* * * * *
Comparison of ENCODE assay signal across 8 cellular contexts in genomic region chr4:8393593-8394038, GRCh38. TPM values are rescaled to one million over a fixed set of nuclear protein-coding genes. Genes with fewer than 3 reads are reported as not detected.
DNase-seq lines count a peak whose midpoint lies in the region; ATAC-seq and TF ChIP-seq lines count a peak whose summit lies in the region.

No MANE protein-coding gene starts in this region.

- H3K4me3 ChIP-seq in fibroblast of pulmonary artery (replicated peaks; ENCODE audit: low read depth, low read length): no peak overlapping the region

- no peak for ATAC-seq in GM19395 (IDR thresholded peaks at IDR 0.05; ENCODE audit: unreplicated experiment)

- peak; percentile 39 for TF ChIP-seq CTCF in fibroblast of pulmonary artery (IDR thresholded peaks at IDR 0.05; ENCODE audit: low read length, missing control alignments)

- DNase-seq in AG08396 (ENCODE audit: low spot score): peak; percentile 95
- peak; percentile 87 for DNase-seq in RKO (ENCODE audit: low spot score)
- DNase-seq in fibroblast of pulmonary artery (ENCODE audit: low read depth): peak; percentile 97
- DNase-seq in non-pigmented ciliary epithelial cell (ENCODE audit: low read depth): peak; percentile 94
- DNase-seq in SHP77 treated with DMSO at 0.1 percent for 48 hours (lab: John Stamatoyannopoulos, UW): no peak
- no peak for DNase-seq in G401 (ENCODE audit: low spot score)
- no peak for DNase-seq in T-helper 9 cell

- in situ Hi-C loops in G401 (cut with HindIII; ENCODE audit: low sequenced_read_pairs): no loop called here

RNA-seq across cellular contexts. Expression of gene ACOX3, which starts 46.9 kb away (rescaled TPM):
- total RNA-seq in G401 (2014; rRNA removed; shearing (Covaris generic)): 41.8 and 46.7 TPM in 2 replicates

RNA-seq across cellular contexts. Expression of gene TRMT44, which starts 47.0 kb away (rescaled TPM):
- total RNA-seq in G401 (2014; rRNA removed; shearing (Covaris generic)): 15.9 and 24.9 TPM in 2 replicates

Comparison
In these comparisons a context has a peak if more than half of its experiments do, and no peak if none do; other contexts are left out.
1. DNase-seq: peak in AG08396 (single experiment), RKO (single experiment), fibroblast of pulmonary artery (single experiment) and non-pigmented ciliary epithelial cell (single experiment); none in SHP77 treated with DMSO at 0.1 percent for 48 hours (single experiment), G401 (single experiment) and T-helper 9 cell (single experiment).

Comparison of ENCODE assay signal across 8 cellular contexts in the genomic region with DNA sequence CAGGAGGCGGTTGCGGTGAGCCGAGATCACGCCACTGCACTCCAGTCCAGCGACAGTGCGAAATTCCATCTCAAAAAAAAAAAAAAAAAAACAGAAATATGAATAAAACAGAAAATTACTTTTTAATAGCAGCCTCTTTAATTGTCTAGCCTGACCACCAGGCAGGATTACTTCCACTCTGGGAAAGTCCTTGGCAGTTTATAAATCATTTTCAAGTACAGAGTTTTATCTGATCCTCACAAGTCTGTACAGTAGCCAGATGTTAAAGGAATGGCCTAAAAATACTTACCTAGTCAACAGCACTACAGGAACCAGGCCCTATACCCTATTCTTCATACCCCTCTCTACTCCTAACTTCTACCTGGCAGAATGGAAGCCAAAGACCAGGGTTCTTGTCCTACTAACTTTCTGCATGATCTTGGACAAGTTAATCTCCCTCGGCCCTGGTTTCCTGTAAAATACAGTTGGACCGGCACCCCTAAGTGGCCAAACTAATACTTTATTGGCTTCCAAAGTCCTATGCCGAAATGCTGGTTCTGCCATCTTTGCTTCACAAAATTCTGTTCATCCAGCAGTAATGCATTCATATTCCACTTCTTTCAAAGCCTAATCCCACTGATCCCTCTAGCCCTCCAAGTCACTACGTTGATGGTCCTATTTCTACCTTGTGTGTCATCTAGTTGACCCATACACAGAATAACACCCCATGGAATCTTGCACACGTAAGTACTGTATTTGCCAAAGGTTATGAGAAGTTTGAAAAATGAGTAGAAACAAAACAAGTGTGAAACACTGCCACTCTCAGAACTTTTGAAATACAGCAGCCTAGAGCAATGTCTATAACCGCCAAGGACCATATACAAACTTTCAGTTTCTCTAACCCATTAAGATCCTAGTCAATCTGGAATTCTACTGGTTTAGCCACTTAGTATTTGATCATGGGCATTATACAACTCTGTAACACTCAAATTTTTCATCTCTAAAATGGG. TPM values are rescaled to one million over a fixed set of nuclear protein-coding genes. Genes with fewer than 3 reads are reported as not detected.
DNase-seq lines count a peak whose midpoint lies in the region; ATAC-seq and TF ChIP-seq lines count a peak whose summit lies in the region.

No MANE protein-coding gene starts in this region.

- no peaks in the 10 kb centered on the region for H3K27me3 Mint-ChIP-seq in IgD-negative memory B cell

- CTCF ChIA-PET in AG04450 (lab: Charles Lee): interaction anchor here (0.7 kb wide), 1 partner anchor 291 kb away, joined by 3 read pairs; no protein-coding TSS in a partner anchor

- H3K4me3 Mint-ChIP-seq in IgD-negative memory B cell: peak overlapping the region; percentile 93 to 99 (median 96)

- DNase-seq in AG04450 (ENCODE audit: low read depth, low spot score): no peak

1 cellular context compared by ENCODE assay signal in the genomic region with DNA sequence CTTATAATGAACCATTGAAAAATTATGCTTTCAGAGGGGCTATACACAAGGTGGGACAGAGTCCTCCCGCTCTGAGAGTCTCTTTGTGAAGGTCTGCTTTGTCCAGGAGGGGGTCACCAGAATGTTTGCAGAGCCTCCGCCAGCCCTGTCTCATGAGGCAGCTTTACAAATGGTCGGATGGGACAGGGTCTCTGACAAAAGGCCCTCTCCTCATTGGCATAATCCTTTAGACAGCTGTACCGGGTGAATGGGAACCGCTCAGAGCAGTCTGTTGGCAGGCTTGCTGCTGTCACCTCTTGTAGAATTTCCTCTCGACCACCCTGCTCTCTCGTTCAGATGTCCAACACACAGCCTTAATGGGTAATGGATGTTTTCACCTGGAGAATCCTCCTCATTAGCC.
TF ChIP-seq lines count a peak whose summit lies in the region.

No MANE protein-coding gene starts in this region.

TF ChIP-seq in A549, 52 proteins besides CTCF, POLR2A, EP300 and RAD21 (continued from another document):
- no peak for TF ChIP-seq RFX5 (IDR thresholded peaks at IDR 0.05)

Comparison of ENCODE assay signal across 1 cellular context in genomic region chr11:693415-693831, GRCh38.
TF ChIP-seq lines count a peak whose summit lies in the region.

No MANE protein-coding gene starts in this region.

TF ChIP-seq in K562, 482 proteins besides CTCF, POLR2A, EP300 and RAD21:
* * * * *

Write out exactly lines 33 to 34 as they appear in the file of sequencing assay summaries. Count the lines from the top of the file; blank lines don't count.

- no peak for TF ChIP-seq RFX5 (IDR thresholded peaks at IDR 0.05)

Comparison of ENCODE assay signal across 1 cellular context in genomic region chr11:693415-693831, GRCh38.